Support 110 years of independent journalism.

Pia Sinha: how criminal gangs are taking over prisons

The ex-prison governor and justice reformer on a crumbling British penal system.

By Anoosh Chakelian

Most of us will never encounter the truly broken bits of broken Britain. Unlike hospitals and potholes, direct contact with the criminal justice system – the neglected prison, probation and court services which are collapsing all over England and Wales – is a distant experience for the majority.

But Pia Sinha, a former prison governor who for 24 years worked in both women’s and men’s prisons, has seen it all. Having left the prison service six months ago, her new role heading the Prison Reform Trust means she can finally speak freely.

We met at the charity’s central-London offices on a narrow street of former Victorian warehouses. Her office faced a redbrick facade and arched cast-iron windows – echoes of the cramped and crumbling Victorian era prisons that still host over a quarter of English and Welsh prisoners. She felt “less lonely” in the busy and cacophonous world of prisons (women’s are noisier than men’s, apparently, because “women like to chat!”), which she “loved” from her first day as a 26-year-old psychologist at the women’s prison HMP Holloway in 1999.

Described as a “troubleshooting prison governor” by the prison magazine Inside Time, and credited for turning HMP Liverpool from a violent, rat-infested mess in 2017 to a well-functioning jail within three years, Sinha is blowing the whistle on a hidden system in collapse.

The prison population in England and Wales is 88,225 – more than double that of 40 years ago, and the largest in western Europe. This is partly the result of sentence inflation (longer time being served for the same crimes) and more draconian attitudes to law and order fostered under New Labour and the Conservative-led coalition government – which cut annual prison spending by 21 per cent from 2010 to 2015. Staff levels are 10 per cent lower than they were 13 years ago. “Prisons are constantly running in crisis mode, so you’re not able to do anything meaningful,” Sinha said. “There’s a lack of purposeful activity for the prisoners. That is catastrophic.” She didn’t just blame the government. “Governors in prisons or people aspiring to become governors have become very, very managerial. Running prisons on performance metrics, losing sight of the bigger picture, you can very quickly become distanced from what’s happening on the front line and run sort of virtual prisons.”

Select and enter your email address Your weekly guide to the best writing on ideas, politics, books and culture every Saturday - from the New Statesman. Sign up directly at The New Statesman's quick and essential guide to the news and politics of the day. Sign up directly at Stay up to date with NS events, subscription offers & updates. Weekly analysis of the shift to a new economy from the New Statesman's Spotlight on Policy team.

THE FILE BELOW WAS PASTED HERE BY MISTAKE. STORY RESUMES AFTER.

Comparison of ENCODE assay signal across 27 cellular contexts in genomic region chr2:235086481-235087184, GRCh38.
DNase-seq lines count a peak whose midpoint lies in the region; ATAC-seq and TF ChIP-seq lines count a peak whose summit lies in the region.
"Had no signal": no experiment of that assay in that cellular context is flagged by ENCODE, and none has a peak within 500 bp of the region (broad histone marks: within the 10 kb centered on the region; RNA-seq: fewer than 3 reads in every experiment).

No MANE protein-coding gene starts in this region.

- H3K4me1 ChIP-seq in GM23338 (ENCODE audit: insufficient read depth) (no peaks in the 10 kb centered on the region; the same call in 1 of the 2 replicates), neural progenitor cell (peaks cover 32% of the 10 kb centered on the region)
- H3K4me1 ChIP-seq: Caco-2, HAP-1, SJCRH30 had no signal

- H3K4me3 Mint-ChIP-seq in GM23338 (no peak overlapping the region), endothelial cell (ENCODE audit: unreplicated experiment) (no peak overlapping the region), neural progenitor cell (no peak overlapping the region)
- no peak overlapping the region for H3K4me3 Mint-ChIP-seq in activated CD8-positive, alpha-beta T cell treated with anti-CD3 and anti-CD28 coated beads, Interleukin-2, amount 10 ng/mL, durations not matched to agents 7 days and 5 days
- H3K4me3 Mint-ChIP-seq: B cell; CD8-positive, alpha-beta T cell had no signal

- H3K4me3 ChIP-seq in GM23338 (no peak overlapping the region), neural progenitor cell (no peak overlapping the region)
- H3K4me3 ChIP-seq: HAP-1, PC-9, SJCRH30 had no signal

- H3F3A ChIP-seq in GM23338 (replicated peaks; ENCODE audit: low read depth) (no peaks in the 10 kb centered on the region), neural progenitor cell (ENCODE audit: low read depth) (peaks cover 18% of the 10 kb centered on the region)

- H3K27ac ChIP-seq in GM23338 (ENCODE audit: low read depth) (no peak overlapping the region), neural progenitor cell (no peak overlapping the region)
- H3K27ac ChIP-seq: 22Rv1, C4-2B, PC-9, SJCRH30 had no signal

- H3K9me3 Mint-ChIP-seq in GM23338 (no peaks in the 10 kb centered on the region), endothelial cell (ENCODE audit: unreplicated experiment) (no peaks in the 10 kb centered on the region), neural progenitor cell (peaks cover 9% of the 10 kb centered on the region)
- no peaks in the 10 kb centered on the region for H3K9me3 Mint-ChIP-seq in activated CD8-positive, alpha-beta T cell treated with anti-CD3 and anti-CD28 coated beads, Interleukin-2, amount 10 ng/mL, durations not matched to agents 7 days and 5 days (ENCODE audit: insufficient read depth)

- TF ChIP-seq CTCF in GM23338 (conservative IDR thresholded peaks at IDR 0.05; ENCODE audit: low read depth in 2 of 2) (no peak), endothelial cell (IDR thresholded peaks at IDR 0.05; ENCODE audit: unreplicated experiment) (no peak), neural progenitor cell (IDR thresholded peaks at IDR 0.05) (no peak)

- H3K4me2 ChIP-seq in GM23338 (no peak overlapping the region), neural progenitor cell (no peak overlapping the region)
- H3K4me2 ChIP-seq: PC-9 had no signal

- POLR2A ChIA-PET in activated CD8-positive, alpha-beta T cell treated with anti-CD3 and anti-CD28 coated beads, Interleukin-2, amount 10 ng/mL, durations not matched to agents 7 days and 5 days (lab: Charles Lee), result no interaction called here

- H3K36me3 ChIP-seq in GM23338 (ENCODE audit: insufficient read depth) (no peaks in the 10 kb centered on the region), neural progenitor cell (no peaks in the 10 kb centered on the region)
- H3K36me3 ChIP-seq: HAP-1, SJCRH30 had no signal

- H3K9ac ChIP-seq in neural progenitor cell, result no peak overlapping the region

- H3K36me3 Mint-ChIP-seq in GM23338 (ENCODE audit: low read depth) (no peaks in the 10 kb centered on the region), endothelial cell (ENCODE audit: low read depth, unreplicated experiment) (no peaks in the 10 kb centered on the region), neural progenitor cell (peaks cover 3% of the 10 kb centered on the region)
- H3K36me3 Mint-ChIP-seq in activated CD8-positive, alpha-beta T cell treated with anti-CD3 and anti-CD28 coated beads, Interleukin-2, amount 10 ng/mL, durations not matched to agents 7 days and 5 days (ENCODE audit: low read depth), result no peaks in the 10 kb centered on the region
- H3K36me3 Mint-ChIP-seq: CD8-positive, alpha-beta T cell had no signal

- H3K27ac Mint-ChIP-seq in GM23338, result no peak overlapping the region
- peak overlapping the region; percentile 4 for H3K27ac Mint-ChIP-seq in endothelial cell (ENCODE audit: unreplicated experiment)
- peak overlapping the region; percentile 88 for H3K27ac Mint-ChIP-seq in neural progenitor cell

• Administration / Office
  • Arts and Culture
  • Board Member
  • Business / Corporate Services
  • Client / Customer Services
  • Communications
  • Construction, Works, Engineering
  • Education, Curriculum and Teaching
  • Environment, Conservation and NRM
  • Facility / Grounds Management and Maintenance
  • Finance Management
  • Health - Medical and Nursing Management
  • HR, Training and Organisational Development
  • Information and Communications Technology
  • Information Services, Statistics, Records, Archives
  • Infrastructure Management - Transport, Utilities
  • Legal Officers and Practitioners
  • Librarians and Library Management
  • Management
  • Marketing
  • OH&S, Risk Management
  • Operations Management
  • Planning, Policy, Strategy
  • Printing, Design, Publishing, Web
  • Projects, Programs and Advisors
  • Property, Assets and Fleet Management
  • Public Relations and Media
  • Purchasing and Procurement
  • Quality Management
  • Science and Technical Research and Development
  • Security and Law Enforcement
  • Service Delivery
  • Sport and Recreation
  • Travel, Accommodation, Tourism
  • Wellbeing, Community / Social Services
Visit our privacy Policy for more information about our services, how New Statesman Media Group may use, process and share your personal data, including information on your rights in respect of your personal data and how you can unsubscribe from future marketing communications.

Designing courses to inspire more creative leadership is her priority. “You need to have governors who stand up for their prisons and say: ‘We’re not going to tolerate it; it’s not safe.’ It is possible. But for that, you need a very strong moral compass.”

Sinha, 51, moved from Mumbai to Harrow, north-west London, with her parents and sister at the age of 14. Her dad worked in life insurance, and her mum at a local job centre. They all still live in the same area. She studied for eight years to become a psychologist, and before starting at Holloway ran a pub with her then husband in Islington, north London, called the Penny Farthing (with clientele she’s described as “villains”).